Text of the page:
Pic via freedigitalphotos user Dundee Photographic

 

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Fun gets results!

“The most wasted day is one in which we have not laughed”
– Anonymous

Some may scoff at this quote and insert “produces widgets/sales/results” instead of “laughed”, but fun can actually have a very positive impact on your business.   Take a look at successful organizations such as Zappos, SouthWest Airlines, Westjet, and of course, Pike Place Fish Market, where fun with customers and each other are part of what has made them successful.

There have been several studies on humour and fun in the workplace, and while I won’t quote them all here, a couple of points stuck with me:

A survey by Hodge-Cronin & Associates found that of 737 CEOs surveyed, 98 percent preferred job candidates with a sense of humor to those without.

Research by Still showed that a 13 percent increase in morale can lead to a 40 percent increase in productivity.

Check out this website dedicated to making the world a more fun place, created by Volkswagen: The Fun Theory.  Each example proves that fun can improve people’s lives.  I don’t know about you, but if I was CEO, I would be investigating options for integrating fun into my workplace. I can’t wait to visit Sweden and walk up the musical stairs.

I have seen fun in action and believe that not only can it improve morale, but it also improves productivity.  In my roles in human resources in a variety of companies each with unique cultures, I have worked with some great CEOs and we have found ways to integrate fun into the workplace.  Here are some examples of things we’ve done.

  • When communicating a change in policy or rollout of a new benefit, the CEO and HR Director would load up a cart with treats and the letters, and go around the office to mingle with everyone, giving them a brief heads up about what was being communicated
  • Many companies who allow people to go home early on Fridays before long weekends.  Often times, a Leader sends out an email telling everyone to enjoy the day.  One in particular would use fun in her emails, for example, telling everyone that “Spring Fever has arrived, and telling employees that if they were experiencing certain symptoms (like a desire to run in the field beside the office, putting on sunscreen for no reason, etc), then they must leave work at 2 pm.  The teams working for her were certainly more excited about getting a slightly longer weekend.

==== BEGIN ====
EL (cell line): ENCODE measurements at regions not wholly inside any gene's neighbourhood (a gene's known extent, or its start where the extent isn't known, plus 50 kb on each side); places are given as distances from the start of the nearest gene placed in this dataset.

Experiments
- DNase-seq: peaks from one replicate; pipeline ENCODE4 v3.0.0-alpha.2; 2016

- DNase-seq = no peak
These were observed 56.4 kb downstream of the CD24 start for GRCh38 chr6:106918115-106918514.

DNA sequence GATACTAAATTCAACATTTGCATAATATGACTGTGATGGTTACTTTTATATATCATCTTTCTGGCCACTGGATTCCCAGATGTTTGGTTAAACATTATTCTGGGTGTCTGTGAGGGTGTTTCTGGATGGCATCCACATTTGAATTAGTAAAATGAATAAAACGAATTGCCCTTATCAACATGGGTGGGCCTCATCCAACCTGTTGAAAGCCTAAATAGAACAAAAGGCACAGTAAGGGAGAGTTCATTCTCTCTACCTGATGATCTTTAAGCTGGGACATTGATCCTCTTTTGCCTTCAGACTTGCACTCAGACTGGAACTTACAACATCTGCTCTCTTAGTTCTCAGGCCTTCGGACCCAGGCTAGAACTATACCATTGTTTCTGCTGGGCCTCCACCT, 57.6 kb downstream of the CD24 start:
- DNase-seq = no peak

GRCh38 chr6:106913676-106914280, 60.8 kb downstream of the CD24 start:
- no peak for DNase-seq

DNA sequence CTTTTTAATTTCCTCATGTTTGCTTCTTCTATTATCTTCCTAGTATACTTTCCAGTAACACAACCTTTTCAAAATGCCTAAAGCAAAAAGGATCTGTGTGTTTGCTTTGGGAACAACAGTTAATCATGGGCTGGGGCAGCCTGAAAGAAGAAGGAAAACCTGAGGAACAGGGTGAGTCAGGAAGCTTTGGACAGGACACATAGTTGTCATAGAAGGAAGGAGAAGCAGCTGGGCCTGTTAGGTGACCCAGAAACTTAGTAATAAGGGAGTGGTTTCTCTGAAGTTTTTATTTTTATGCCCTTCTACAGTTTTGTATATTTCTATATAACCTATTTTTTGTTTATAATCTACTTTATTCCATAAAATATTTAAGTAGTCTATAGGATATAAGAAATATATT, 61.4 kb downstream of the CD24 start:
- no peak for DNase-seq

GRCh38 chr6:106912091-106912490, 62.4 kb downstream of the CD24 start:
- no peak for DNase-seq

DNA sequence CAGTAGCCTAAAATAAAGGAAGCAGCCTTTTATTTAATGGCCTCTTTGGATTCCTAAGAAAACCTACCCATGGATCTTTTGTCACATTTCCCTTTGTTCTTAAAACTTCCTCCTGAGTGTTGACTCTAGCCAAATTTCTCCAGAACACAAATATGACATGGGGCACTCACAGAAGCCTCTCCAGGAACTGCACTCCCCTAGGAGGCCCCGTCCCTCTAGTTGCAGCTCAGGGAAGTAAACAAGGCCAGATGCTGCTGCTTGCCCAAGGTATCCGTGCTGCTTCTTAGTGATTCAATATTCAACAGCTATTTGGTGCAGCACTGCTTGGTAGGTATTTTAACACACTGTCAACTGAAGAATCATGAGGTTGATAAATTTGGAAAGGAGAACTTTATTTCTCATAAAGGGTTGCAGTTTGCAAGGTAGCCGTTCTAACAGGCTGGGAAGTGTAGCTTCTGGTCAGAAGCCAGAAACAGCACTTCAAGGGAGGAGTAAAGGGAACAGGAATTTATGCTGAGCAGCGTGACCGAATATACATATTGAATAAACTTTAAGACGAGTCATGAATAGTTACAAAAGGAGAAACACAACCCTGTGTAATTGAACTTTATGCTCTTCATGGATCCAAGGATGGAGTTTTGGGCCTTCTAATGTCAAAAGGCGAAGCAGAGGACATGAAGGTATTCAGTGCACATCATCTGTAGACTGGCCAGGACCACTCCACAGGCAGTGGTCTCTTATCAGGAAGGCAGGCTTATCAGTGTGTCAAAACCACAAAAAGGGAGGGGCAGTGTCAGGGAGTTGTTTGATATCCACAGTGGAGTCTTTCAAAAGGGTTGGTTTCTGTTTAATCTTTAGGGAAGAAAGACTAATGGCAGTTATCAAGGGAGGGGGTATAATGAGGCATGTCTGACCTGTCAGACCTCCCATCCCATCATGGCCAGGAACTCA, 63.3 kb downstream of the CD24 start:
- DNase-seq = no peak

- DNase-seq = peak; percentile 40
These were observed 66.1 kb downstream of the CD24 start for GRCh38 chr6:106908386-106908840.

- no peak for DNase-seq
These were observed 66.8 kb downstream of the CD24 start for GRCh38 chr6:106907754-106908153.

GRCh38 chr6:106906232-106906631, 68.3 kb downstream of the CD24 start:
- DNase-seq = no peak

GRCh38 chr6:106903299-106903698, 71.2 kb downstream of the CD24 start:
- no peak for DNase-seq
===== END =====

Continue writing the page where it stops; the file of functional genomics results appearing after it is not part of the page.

•  At meetings or conferences, kicking off after breaks with a “Minute to Win It” game – it only takes a minute, breaks the ice and improves mood.
  • Holding a mini putt tournament in the office – Employees were to work in their departments to create their own mini putt hole, linking it to their function.  We gave them an hour of work time to create it.  Most teams stayed late and came in early to plan and build their holes.  When it came time to play, we extended the lunch hour by one hour, and everyone went around the office, playing all 9 holes, and interacting and asking questions of people they normally wouldn’t speak with.  The morale was visibly higher, and no productivity was lost.
  • Showing a video like “Fish” (I still enjoy it, even after seeing it more than 100 times) to all teams, and having them come up with ways they can have fun at work.  This is where the real magic comes, as employees are involved in creating the culture of the workplace.

The ways in which you have fun in your organization will depend on your culture, but I think that whether you work for a bank, a restaurant, or a manufacturing company, there are ways to add fun and see improved morale and productivity. 

What do you do to have fun at work?

A few links related to fun at work:
http://www.playfair.com/index.htm
http://www.workplaceissues.com/arhumor.htm
http://www.projectmagazine.com/leadership-skills/271-how-to-make-work-fun
 
Pic from Ookaboo user en:Coasterman1234 from English Wikipedia
 

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HR is essential for business success

As I was reviewing recent “Answers” on Linked In, I came across one that inspired this post.  An HR pro had posted a question asking what others would recommend as focus areas when starting or reviving HR in an organization.  An Operations Manager had answered the question by saying “None”, and going on to clarify that it sounded like the organization was smaller and therefore wouldn’t actually need a Full Time HR person, so they should probably simply contract out for services.